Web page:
Senate hearings, lawsuits and an Internal Revenue Service questionnaire are placing new scrutiny on nonprofit groups that spend millions of dollars on political campaigns without disclosing their donors.
The 2012 election is almost certain to be the most expensive in history -- and that’s not a bad thing. Communicating with a nation of 310 million -- via town halls and television ads -- is costly. As long as campaign contributions and expenditures are well-documented, voters benefit from the increase in information and attention that money buys. But as a Bloomberg News investigation last month revealed, anonymous donors spent at least $137 million in 2010 to influence the composition of Congress. They are sure to spend more in the 2012 campaign, subverting electoral accountability with every undisclosed dollar.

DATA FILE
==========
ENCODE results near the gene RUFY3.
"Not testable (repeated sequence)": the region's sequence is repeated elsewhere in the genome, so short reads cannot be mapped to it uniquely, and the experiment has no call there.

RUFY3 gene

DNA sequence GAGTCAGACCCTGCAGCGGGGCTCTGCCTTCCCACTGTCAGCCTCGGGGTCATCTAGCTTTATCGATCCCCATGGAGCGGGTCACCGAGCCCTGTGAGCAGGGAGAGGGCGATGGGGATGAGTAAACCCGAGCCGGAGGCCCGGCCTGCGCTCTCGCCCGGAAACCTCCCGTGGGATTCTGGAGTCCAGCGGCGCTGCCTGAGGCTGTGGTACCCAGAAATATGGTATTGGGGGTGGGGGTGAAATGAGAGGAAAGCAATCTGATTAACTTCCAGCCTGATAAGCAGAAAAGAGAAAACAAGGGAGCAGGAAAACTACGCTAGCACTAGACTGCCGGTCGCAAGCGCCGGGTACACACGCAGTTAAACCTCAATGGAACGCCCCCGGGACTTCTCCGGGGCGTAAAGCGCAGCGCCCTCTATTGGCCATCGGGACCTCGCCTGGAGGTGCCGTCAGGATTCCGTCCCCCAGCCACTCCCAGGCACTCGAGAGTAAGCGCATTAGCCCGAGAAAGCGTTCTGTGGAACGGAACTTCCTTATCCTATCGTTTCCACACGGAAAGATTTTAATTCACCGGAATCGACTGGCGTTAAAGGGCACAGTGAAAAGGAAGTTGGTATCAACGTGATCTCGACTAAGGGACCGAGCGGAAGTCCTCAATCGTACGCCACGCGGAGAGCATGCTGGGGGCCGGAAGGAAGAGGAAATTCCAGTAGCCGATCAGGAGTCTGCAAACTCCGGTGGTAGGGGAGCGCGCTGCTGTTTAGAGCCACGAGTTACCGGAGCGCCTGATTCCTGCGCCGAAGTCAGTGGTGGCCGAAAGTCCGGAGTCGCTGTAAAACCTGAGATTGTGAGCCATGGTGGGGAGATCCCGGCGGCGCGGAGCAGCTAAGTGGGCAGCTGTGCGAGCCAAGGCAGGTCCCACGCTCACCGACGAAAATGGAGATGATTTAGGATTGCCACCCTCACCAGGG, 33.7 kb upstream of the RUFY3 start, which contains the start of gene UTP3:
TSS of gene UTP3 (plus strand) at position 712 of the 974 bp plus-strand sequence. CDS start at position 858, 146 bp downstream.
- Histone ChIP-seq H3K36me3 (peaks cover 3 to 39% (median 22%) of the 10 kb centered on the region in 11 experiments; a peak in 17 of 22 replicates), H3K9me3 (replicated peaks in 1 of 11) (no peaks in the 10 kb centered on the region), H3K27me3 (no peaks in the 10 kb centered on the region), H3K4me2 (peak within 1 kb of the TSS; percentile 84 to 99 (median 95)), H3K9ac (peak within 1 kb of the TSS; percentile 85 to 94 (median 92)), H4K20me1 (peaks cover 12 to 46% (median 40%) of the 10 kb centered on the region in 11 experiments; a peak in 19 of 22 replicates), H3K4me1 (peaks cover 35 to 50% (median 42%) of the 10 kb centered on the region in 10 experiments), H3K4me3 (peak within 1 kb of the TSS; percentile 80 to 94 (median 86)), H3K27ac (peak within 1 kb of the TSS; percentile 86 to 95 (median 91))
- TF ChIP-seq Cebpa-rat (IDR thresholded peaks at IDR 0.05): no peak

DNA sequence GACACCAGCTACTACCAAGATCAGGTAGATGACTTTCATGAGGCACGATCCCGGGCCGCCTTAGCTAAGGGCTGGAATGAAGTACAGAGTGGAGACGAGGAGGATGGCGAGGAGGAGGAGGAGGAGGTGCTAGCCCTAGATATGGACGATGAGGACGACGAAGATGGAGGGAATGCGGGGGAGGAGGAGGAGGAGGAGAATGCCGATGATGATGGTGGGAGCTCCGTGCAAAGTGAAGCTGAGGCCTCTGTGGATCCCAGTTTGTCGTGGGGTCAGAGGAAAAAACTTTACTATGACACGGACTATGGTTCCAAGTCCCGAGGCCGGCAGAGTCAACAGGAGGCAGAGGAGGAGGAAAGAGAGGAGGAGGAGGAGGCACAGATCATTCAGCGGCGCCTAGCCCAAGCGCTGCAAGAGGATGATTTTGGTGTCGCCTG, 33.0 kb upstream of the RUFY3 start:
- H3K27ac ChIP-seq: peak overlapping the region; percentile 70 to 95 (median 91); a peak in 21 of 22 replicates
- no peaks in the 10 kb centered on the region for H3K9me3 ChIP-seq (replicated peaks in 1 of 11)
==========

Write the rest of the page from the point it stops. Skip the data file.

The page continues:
Comedian Stephen Colbert, emboldened by a recent poll that showed him ahead of Republican presidential candidate Jon Huntsman Jr., announced yesterday on his late-night television show that he will explore running for “president of the United States of South Carolina.”